How to Help a Loved One Who is Struggling with Sexual Assault
Victims tell their story when they're ready to. How you can help. KMSP Fox 9 Reporter Iris Perez reports
ST. PAUL, Minn. — With several people in power being accused of sexual assault and harassment, many people are looking to reach out to the victims.
They are looking for a way to help.
“It reminds all of us of whatever past traumas and experiences we’ve had,” Teri Walker McLaughlin says. She is the executive director with the Minnesota Coalition Against Sexual Assault.
The allegations against Harvey Weinstein, Republican Senate candidate Roy Moore and Democratic Senator Al Franken remind us.
We all know someone who has faced sexual harassment or survived sexual assault.
“Our friends, our neighbors, our loved ones both as perpetrators and victims and survivors,” Walker said.
Walker says victims tell their story when they are ready to and base the extent of their trauma, in large part, on the first time they break their silence.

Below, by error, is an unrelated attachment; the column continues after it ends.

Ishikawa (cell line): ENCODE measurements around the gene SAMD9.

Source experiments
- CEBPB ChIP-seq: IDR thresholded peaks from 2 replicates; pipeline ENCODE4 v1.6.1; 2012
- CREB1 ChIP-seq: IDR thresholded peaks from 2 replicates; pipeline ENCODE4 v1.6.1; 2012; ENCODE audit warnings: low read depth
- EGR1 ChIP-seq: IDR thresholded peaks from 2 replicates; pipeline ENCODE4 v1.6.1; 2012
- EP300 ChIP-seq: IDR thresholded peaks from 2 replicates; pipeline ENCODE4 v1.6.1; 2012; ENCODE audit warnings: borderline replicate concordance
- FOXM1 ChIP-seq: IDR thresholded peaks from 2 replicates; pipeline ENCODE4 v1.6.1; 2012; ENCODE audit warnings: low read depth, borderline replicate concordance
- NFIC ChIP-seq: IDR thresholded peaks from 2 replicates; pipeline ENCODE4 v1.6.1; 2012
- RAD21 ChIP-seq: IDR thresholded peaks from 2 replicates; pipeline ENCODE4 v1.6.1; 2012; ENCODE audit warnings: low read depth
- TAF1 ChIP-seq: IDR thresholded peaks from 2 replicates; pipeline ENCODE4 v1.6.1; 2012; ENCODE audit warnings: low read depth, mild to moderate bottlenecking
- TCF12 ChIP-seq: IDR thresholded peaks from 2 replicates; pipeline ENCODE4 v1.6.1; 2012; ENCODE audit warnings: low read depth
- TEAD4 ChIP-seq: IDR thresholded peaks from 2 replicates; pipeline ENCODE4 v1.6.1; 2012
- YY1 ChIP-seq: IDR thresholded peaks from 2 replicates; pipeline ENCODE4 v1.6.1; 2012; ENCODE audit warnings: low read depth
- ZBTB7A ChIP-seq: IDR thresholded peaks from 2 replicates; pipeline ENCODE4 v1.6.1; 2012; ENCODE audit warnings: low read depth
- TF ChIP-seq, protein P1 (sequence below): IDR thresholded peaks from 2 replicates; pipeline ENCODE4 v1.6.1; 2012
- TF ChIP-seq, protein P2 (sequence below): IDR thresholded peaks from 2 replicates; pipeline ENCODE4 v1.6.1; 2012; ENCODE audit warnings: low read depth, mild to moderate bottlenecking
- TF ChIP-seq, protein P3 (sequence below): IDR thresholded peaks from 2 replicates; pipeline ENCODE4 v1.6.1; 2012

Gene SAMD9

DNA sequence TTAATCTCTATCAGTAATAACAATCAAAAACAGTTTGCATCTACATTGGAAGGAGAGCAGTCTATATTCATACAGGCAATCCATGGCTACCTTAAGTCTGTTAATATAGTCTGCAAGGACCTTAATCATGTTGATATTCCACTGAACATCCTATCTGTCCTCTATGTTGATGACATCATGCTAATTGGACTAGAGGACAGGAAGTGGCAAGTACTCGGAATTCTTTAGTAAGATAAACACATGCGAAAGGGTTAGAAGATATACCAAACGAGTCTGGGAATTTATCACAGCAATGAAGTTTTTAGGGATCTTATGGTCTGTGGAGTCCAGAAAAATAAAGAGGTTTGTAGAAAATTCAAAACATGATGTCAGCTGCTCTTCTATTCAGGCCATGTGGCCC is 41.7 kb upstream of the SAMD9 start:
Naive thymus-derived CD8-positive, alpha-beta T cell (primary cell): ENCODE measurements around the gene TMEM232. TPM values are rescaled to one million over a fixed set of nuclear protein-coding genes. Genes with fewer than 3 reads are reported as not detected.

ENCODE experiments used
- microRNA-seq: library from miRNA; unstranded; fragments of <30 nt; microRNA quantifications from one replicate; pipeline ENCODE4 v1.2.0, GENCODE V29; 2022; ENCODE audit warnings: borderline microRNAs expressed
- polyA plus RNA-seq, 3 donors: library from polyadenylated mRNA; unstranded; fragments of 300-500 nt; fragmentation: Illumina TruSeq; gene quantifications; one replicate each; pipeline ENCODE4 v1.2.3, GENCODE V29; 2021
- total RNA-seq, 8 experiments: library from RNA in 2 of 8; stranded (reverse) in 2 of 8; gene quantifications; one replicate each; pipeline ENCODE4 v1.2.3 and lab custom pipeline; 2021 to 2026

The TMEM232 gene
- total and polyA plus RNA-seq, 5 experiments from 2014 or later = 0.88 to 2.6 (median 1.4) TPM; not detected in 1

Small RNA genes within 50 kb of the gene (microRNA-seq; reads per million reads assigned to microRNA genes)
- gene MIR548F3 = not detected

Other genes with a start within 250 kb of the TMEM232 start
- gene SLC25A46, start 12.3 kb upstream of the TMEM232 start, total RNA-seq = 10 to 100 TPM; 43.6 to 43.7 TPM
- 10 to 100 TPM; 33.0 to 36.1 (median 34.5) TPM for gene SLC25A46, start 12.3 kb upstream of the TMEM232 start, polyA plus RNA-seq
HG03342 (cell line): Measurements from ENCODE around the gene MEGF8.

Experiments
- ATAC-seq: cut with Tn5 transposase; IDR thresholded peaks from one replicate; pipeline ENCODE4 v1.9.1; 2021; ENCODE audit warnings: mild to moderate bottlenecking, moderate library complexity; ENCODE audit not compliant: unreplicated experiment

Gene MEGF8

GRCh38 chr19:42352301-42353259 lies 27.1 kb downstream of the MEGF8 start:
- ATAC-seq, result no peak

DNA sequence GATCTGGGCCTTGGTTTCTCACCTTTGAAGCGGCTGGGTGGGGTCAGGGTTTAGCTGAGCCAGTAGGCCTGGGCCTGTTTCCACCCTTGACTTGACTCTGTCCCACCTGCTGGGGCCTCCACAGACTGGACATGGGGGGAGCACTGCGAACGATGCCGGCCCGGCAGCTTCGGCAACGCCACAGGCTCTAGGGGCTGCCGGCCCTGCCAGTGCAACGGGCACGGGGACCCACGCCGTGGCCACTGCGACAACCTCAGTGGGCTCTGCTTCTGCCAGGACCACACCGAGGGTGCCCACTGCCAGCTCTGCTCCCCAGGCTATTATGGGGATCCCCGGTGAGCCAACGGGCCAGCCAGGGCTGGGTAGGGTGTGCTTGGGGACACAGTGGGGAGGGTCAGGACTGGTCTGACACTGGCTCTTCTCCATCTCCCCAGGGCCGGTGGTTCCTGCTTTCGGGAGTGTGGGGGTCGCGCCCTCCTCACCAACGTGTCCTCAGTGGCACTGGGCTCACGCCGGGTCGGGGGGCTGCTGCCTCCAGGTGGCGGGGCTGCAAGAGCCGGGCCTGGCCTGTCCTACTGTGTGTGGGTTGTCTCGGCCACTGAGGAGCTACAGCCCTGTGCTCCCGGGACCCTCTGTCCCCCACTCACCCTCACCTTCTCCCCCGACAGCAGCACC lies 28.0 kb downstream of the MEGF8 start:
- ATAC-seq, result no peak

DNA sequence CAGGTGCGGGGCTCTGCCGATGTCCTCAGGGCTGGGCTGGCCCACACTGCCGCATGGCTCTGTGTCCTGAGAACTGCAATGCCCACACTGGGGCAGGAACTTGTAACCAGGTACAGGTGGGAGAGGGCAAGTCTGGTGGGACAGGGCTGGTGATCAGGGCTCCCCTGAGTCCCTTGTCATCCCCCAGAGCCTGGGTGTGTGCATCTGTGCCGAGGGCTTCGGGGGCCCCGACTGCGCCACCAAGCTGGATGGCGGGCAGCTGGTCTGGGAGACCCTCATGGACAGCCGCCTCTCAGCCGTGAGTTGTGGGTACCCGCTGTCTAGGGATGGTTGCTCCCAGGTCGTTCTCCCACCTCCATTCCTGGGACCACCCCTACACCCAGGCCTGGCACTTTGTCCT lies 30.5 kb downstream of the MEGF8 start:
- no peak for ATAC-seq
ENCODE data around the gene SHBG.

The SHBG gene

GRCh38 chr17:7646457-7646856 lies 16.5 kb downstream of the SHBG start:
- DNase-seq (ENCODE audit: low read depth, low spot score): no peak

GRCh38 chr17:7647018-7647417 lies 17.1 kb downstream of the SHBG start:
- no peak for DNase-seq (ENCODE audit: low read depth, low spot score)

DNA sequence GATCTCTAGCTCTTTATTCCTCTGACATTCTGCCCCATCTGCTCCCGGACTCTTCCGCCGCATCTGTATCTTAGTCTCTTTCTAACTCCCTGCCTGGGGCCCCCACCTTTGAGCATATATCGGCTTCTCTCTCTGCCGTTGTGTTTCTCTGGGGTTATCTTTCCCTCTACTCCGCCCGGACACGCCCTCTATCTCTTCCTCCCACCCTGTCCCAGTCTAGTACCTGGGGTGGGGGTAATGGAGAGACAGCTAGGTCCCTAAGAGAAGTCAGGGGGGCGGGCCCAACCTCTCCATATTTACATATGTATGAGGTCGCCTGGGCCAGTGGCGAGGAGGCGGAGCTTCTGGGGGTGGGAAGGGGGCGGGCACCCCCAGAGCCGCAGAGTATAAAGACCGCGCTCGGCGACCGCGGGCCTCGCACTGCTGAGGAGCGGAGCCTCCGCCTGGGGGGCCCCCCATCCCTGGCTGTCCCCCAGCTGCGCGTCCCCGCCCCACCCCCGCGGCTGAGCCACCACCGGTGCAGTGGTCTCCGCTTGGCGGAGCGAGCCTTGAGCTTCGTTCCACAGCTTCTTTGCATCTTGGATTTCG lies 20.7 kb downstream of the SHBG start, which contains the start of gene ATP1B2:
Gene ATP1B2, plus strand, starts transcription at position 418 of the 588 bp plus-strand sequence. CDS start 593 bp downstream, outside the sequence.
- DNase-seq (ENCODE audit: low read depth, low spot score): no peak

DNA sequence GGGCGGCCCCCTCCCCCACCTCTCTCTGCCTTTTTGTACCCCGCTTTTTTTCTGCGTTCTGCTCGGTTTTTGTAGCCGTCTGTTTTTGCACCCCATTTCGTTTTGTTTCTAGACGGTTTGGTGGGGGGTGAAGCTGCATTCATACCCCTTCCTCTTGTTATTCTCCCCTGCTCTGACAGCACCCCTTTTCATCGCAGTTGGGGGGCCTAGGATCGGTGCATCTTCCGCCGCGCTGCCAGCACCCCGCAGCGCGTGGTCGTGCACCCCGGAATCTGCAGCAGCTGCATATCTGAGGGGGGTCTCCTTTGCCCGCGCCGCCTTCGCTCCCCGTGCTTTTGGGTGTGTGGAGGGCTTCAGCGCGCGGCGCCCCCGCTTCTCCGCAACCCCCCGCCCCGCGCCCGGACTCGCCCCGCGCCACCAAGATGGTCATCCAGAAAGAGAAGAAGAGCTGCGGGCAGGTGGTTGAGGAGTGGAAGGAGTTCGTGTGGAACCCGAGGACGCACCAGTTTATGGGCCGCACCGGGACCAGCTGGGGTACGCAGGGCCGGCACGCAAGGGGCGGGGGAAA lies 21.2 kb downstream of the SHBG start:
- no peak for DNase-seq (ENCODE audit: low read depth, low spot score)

“If it’s a good experience, they’re likely going to be able to continue to process,” Walker said. “If it’s not a good experience, they may bury it.”
While survivors may feel empowered by others coming forward, when learning people in power, especially those who have acted as advocates have also committed the crime, profound disappointment may ensue.
“Of course, that again triggers the symptoms the memories of being assaulted abused by someone they trusted,” Psychotherapist Karen Wright said.
Every 98 seconds, an American is sexually assaulted, according to the Rape Abuse and Incest National Network.
At least 94 percent of women who survive sexual violence experience PTSD.
“Isolation, depression, increased sense of hyper vigilance, those are typical symptoms,” Wright said.
Professionals who specialize in survivor support agree that it’s important we listen to victims.
“Let them know that there’s safety here and that we believe them because it’s with great risk that people share their stories,” Walker said.